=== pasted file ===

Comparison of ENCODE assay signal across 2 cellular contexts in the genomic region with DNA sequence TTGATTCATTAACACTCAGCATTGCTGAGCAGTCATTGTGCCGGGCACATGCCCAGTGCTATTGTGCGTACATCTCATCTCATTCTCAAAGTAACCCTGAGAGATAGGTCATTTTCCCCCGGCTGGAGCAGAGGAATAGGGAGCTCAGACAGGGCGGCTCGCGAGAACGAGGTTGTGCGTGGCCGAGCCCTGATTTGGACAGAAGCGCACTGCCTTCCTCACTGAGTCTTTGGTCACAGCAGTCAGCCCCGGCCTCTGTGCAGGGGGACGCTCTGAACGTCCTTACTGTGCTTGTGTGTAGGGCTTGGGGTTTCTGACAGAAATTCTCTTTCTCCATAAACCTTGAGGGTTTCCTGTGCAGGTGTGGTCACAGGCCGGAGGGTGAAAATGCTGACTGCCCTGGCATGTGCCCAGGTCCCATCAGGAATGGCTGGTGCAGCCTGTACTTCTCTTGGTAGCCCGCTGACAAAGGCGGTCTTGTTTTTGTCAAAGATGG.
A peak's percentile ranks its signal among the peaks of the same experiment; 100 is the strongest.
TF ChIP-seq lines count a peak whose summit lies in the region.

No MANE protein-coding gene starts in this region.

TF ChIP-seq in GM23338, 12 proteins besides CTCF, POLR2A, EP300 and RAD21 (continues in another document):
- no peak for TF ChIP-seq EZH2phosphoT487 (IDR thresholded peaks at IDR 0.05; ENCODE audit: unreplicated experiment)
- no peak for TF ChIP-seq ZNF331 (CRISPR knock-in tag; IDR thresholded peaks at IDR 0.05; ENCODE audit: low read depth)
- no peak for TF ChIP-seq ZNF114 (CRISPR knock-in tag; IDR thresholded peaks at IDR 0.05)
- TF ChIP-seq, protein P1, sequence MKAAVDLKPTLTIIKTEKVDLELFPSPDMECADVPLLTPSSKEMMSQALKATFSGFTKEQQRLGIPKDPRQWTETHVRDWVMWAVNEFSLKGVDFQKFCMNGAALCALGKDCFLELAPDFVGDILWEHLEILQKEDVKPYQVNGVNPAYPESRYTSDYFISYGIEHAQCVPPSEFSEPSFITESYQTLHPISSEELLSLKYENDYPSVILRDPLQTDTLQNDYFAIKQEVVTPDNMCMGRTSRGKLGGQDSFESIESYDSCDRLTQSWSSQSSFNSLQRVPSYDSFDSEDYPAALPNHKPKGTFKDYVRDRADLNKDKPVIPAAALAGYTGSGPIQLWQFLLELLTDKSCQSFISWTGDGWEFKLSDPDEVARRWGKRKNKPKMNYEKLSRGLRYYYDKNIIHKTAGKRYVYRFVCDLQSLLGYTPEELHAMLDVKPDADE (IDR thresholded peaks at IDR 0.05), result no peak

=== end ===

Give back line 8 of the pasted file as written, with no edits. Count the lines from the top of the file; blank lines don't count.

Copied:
- no peak for TF ChIP-seq ZNF114 (CRISPR knock-in tag; IDR thresholded peaks at IDR 0.05)